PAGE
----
the earthquake. We are all hoping
that nothing will happen between here
and San Francisco.
At Japanese Church.
There was a special meeting of tho
Japanese church after tho regular Sun
day services last evening to express
sorrow over tho death of II. Chlujo at
tho Japanese benevolent hospital, Ka
palama, September 13, at tho age of
23. Deceased was a faithful Chrlsthn.
It, Susumago read tho biography of tho
joung man nnd T. Klmura told nt hi
many excellent qualities. There, weio
about 200 people present, Among Iho
number being relatives and friends of
tho deceased." Dr. T, Mltamura was
chairman of the meeting ,
I'ujlhara, the Japanese under sen
tence of death, was brought from Hllo
by Officer McKlnnon In the Klnau Sat
urday afternoon. Although Matched
very closely by the officer throughout
the whole trip, the murderer gave no
trouble whatever. Ha was taken to
the police station In tho patrol wagon
and from there, removed to Oahu Jail.
Great sale of boots and shoes at J
"entB on the dollar at L, B. Kerr &
Jo.'a shoo house, corner of Fort an)
Tine Job Printing at
REPUBLICAN LEADERS IN
H. P. Baldwin Elected as Temporary Chairman-Corn-
nittees' Named to Outline Rules for Permanent
Organization and Prepare the' Platform
v Hendry Secretary No Contest Over
' .Present .
Although the call had been Issued for
the delegates to tho Republican Ter
ritorial Convention to assemble In
Progress Hall at 10 o'clock this fore
noon, a largo number of the delegates
were present as ea'rly as 9 o'clock to
discuss the various matters scheduled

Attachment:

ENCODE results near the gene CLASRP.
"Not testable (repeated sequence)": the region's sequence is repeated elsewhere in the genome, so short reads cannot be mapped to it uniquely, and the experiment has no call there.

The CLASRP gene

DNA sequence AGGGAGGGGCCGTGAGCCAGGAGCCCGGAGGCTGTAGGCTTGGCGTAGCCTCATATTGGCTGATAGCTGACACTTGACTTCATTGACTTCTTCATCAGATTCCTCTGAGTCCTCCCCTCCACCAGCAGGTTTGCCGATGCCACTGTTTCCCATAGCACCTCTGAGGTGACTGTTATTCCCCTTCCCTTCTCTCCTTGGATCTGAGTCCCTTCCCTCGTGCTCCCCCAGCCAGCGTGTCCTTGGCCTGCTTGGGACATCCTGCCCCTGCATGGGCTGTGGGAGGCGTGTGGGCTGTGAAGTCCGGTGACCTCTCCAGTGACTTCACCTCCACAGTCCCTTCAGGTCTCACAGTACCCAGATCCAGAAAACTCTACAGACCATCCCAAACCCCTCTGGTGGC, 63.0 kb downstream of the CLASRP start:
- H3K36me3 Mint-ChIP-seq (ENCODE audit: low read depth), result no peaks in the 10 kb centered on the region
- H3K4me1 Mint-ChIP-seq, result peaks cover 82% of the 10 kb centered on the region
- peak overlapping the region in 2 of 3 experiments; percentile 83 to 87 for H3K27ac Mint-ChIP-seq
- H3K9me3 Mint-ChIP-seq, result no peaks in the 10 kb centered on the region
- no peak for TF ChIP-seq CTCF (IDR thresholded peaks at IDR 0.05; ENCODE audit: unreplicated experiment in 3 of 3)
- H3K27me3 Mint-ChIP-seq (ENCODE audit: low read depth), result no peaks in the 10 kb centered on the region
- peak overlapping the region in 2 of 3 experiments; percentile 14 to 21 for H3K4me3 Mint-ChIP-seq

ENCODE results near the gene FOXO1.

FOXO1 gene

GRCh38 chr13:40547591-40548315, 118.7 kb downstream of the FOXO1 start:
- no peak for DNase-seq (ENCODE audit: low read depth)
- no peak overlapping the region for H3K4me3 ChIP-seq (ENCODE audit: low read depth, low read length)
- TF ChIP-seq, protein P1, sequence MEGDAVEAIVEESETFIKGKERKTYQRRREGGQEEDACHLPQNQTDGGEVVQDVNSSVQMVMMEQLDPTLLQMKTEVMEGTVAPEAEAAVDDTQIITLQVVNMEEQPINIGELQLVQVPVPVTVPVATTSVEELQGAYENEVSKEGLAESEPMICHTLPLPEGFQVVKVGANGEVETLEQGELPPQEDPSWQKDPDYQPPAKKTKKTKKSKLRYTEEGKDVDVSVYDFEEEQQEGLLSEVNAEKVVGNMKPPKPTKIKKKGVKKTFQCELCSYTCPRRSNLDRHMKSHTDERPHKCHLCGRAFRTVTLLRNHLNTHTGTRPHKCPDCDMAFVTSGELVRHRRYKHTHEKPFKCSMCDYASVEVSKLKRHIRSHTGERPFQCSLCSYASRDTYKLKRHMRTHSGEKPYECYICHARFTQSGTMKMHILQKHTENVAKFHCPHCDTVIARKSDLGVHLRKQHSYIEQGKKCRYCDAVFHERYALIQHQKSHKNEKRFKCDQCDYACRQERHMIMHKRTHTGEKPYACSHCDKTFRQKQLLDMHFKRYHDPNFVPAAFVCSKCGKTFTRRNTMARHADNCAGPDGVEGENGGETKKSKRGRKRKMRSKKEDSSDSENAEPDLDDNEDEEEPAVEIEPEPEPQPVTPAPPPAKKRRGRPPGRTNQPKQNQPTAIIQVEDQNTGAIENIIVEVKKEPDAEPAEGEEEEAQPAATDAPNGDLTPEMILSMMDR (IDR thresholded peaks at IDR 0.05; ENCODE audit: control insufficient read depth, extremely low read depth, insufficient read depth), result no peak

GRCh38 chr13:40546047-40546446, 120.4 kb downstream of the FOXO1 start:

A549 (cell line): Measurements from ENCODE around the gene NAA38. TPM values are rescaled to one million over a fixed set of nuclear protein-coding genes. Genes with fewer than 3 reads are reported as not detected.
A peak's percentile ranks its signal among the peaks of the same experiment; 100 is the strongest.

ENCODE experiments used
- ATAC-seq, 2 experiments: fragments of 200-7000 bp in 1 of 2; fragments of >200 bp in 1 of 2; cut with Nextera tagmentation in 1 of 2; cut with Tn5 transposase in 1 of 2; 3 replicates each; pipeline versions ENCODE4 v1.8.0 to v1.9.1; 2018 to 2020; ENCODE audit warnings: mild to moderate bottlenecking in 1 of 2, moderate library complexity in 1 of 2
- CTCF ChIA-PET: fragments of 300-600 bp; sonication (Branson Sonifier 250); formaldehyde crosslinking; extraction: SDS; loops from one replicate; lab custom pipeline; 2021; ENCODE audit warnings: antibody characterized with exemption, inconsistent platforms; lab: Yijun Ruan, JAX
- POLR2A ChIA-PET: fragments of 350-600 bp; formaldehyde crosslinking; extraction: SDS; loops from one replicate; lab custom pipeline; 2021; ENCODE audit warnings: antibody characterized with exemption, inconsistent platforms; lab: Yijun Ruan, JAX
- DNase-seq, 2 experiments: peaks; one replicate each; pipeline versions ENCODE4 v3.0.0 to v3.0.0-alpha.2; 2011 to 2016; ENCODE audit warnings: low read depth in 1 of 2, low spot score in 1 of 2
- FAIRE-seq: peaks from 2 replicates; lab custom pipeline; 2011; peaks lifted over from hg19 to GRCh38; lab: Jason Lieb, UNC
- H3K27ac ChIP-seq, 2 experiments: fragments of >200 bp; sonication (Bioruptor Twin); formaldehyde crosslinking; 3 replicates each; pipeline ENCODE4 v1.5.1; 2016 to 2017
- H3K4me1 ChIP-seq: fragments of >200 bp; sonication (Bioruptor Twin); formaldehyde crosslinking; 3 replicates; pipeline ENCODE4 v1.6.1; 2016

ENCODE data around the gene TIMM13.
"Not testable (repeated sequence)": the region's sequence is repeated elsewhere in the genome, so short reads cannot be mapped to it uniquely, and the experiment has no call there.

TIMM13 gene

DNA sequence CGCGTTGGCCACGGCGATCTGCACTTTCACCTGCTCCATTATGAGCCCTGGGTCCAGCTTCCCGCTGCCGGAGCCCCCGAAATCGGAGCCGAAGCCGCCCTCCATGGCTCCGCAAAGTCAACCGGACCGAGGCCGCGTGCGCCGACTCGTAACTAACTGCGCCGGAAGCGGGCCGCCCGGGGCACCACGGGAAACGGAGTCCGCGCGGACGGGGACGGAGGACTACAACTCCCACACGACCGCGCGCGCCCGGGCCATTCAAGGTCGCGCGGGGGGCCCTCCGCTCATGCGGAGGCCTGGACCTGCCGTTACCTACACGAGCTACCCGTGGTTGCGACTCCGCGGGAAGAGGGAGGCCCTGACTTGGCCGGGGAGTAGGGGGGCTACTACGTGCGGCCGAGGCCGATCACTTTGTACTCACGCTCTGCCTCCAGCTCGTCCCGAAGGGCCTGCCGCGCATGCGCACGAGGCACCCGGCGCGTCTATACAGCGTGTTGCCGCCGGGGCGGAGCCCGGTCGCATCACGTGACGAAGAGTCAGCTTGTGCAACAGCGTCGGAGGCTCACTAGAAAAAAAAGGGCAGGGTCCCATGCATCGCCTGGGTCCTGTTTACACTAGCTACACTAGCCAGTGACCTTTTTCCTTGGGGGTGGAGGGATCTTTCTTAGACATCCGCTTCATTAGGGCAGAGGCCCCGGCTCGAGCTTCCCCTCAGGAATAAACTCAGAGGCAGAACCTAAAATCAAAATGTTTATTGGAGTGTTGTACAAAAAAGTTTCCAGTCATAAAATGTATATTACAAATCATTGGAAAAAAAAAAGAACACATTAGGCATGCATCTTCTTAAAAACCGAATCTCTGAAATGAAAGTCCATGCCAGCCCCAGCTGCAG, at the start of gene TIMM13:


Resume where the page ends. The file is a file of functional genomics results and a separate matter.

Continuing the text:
to come before tho convention.
It was about i0:10 o'clock that Chair
man Smith rapped on the desk with his
gavel and called the convention to or
der with the words: "Gentlemen, the
convention of the delegates to the Re
publican Territorial Convention Is nov
In session." Tho delegates took the
seats assigned to the delegations from
the various districts and the work be
gan. Tho chairman announced nomina
tions for temporary chairman In order
whereupon D. Kabaulello nominated J,
L. Kaulukou, Geo. lions nominated H.
P. Baldwin. Nominations were closed
and It was voted that a rising vote be
taken. The Convention showed an
overwhelming vote for Mr. Baldwin
and Mr. Kaulukou Immediately arose
and moved that the election be made
unanimous. This was unanimously
carried. Tho chairman appointed
Messrs. Kaulukou and Kahaulello a
commlttco to conduct Mr. Baldwin to
tho chair. Arriving there, Mr. Bald
win said, "I thank you, gentlemen of
this Convention, for tho honor you
have conforred upon me," and proceed
ed immediately to business.